"One ought, every day at least, to hear a little song, read a good poem, see a fine picture, and if it were possible, to speak a few reasonable words." Goethe

Tuesday, May 8, 2012

Music, Movies, and Matthew

Matthew has been home for a couple of weeks and he is looking for a summer job.  Until that happens, I get to "hang out" with him.  That means I get to find out what I've missed in the media world.  (I like it when my children tell me about something that I would like on youtube etc. that I would never find on my own.  I really just wait for them to find it for me.)  Let's start with music.

Within a few hours of Matthew's arrival I had new Pandora stations--classical guitar, solo piano, NEK, and GooGoo Dolls.  Those were exactly what I was missing.  Why didn't I think of those?  Then, he combined these with a few others I already had on a shuffle and Voila! it was the perfect listening experience.  I knew the shuffle was on there, but I did not know it would make me happy.  Let me just say before I move on that I think Pandora is what every product should be.  I get to choose exactly what I want--no one "bundles" anything for me and they seem to have pared it down to the minimal commercial interruption possible.  It obviously works for them and it is free for me.  I love it.

Of the movies we've seen, the ones I can recommend are on youtube.  They are disturbing, but I feel like I am not only better informed, but also more clear thinking because I watched them.  These are documentaries about North Korea:  Children of the Secret State, and Escape from North Korea.  We have analyzed over and over again the atrocities and apathy of WWII, can we apply that here?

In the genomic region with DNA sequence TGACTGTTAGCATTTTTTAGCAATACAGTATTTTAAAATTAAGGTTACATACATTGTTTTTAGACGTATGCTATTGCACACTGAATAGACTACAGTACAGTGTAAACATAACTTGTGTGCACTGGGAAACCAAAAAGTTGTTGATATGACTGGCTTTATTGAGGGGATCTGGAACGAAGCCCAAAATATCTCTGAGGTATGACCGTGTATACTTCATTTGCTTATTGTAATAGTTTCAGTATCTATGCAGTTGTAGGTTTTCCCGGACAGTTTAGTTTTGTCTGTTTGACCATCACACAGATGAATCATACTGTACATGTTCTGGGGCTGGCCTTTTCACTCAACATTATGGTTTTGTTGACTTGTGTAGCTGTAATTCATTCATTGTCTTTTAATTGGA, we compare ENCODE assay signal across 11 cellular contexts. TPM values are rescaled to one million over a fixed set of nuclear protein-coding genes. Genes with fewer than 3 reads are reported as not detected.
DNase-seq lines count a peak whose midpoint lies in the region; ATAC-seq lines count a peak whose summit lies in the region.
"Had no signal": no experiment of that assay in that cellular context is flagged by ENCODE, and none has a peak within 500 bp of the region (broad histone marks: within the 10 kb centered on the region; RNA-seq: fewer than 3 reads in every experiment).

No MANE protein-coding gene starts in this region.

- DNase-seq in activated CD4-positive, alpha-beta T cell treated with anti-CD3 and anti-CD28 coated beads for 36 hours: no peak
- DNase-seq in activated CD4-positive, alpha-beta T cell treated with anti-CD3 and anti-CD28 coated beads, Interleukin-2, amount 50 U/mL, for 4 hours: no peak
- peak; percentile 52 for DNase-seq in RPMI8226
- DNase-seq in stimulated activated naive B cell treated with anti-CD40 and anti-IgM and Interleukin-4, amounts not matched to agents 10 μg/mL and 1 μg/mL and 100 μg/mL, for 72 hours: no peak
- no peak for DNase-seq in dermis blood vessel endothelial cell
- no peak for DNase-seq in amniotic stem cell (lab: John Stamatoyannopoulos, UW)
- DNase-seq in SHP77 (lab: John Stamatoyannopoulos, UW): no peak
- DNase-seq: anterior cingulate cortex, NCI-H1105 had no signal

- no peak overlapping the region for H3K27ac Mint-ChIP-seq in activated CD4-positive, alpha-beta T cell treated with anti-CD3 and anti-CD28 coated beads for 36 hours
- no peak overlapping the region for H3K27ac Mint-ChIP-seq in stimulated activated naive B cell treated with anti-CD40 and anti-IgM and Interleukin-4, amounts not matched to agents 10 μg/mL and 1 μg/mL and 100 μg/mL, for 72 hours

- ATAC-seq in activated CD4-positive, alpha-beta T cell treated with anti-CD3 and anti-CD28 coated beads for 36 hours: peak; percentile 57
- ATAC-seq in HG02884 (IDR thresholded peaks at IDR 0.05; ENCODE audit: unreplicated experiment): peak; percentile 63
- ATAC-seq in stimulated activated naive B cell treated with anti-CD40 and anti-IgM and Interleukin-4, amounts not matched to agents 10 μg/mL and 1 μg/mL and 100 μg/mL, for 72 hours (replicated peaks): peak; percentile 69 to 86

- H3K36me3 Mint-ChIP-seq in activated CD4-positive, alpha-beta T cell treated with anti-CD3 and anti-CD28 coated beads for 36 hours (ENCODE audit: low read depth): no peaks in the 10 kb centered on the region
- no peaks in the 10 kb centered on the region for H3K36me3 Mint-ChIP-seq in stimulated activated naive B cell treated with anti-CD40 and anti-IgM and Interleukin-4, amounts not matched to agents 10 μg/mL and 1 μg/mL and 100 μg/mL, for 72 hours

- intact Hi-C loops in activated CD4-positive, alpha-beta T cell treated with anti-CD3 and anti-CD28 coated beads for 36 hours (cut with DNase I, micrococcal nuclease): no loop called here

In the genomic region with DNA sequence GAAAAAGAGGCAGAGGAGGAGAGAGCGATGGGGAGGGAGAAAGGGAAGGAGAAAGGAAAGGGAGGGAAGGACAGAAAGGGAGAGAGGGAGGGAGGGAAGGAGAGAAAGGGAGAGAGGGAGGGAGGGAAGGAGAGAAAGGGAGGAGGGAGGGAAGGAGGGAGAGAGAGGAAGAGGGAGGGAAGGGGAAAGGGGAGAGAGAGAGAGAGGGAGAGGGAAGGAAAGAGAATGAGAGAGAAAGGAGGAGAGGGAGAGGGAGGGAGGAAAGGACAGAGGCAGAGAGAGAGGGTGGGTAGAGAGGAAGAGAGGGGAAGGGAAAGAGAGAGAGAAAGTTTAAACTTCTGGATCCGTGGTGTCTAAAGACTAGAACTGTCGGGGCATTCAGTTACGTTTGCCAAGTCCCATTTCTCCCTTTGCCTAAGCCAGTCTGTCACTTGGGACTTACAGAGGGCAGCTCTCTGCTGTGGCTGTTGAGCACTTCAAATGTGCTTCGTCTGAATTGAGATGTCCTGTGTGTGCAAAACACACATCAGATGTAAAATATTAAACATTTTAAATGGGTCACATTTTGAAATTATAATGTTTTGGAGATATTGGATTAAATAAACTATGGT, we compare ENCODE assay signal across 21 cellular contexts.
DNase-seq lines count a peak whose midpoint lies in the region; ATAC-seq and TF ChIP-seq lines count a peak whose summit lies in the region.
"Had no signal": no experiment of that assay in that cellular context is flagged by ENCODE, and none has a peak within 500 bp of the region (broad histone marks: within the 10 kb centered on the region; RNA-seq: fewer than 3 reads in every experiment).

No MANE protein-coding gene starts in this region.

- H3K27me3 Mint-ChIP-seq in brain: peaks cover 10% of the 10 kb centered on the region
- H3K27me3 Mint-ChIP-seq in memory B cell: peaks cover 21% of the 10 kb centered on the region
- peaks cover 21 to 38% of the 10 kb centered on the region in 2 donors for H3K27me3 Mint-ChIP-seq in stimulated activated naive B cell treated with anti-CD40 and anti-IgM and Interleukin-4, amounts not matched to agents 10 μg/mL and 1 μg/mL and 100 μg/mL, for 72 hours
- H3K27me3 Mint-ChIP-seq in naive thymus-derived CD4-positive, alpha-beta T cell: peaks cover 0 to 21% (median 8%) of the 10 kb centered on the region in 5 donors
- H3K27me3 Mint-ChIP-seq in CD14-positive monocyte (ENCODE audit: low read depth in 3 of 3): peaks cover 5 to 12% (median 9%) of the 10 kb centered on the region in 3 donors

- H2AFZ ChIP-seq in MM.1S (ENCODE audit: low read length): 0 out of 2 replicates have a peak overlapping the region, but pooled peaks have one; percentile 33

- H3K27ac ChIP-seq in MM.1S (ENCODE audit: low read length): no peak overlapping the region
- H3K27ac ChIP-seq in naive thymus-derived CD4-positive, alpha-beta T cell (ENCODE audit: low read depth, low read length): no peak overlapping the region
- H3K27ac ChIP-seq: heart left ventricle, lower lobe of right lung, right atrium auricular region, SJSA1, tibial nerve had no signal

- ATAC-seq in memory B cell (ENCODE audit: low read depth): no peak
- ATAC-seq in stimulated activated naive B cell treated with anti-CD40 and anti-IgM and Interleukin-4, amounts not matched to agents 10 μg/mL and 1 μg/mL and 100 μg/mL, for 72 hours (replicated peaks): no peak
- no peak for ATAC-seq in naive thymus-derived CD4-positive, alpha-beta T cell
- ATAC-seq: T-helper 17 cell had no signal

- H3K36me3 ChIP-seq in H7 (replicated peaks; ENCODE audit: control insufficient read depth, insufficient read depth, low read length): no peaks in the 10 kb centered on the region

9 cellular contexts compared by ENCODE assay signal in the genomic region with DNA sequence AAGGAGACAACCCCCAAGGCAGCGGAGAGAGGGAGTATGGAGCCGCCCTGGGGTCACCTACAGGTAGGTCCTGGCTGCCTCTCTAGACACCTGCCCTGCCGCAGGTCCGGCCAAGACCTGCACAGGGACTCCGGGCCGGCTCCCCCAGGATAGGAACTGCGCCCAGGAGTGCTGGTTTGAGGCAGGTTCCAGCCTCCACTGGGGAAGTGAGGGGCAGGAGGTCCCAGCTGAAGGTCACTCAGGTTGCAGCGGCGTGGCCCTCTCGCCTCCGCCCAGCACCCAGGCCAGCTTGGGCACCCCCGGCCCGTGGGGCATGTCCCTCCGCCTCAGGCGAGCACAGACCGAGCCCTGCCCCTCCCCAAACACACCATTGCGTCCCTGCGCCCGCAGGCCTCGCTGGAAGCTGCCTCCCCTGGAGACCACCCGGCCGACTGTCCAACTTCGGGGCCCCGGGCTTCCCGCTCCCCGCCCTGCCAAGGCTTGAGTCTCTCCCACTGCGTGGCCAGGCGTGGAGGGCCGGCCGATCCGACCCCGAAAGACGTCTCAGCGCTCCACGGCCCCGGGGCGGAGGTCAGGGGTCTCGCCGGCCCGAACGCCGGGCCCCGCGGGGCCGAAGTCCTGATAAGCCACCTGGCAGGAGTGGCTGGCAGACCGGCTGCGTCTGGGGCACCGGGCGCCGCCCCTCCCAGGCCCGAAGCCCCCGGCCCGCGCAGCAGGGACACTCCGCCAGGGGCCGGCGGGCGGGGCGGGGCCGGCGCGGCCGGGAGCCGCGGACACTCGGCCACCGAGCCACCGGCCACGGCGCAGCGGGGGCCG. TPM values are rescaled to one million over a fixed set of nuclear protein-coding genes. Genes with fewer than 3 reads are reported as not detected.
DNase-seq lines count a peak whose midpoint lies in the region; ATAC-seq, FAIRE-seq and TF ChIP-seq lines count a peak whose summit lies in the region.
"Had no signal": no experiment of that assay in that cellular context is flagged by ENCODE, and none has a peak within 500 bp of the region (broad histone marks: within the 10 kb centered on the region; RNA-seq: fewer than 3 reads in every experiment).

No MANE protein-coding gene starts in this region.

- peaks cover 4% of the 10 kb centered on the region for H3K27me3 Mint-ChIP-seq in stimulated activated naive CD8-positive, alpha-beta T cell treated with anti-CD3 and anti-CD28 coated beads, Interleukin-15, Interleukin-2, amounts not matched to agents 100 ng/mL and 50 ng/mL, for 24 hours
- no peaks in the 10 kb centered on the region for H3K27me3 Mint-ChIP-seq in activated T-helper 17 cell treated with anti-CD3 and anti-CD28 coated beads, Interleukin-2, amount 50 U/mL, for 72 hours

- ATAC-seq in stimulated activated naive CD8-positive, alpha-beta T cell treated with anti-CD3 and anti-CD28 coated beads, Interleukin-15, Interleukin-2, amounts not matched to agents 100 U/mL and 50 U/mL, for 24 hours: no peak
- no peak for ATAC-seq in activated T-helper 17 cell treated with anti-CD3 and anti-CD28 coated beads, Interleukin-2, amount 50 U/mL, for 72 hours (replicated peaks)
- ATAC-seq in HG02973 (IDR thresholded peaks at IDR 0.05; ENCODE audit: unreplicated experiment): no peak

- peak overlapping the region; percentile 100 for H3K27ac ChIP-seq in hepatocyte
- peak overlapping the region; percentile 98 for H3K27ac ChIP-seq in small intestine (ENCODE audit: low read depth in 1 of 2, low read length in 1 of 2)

We saw two movies at the theater, and I'll just tell you how much I did not like them.

Chimpanzee  This  movie has completely lost it's bearings as a G-rated family nature movie.  They took the "Bambi standard" and perverted it with disturbing elements from life as an animal in the wild.  Bambi portrayed danger in the forest and an orphaned baby deer trying to survive and come of age, but handled it as a children's story.  They gave appropriate distance from the danger and added interesting characters and escapades along the way.  This movie gave the chimps names, which personifies them, making them like people to a little child, and then we have the constant threat of gang violence from other chimpanzees--Oscar's mother is killed by a rival chimpanzee gang.  When they run out of fruit to eat, Oscar's gang plans and carries out an attack on a group of monkeys, killing and eating one.  I'm still disturbed about that.  This is NOT a G-rated movie.  The comic relief from the gang warfare is grooming and eating--and grooming and eating, while Tim Allen says something predictable about table manners.

The Three Stooges  This movie faithfully recreates the physical antics of The Three Stooges, of which I was never a particular fan in the first place.  I will tell you,  however, the couple sitting just down from us, who were about in their early 60s, were laughing the whole time.  I thought it was cute to see the Stooges as babies, but once again--can we get a children's storyline in a children's movie?  I'm all for the wicked stepmother and the dysfunctional family that implies, but here we have the wife having an affair with her husband's friend so he can knock off the husband, but really it was a plot by the wife and the husband's father to get rid of the husband because the wife and father are having an affair.  I'm looking for something better.

Meredith is home now, too, so I'm anxious to see what she has to show me.

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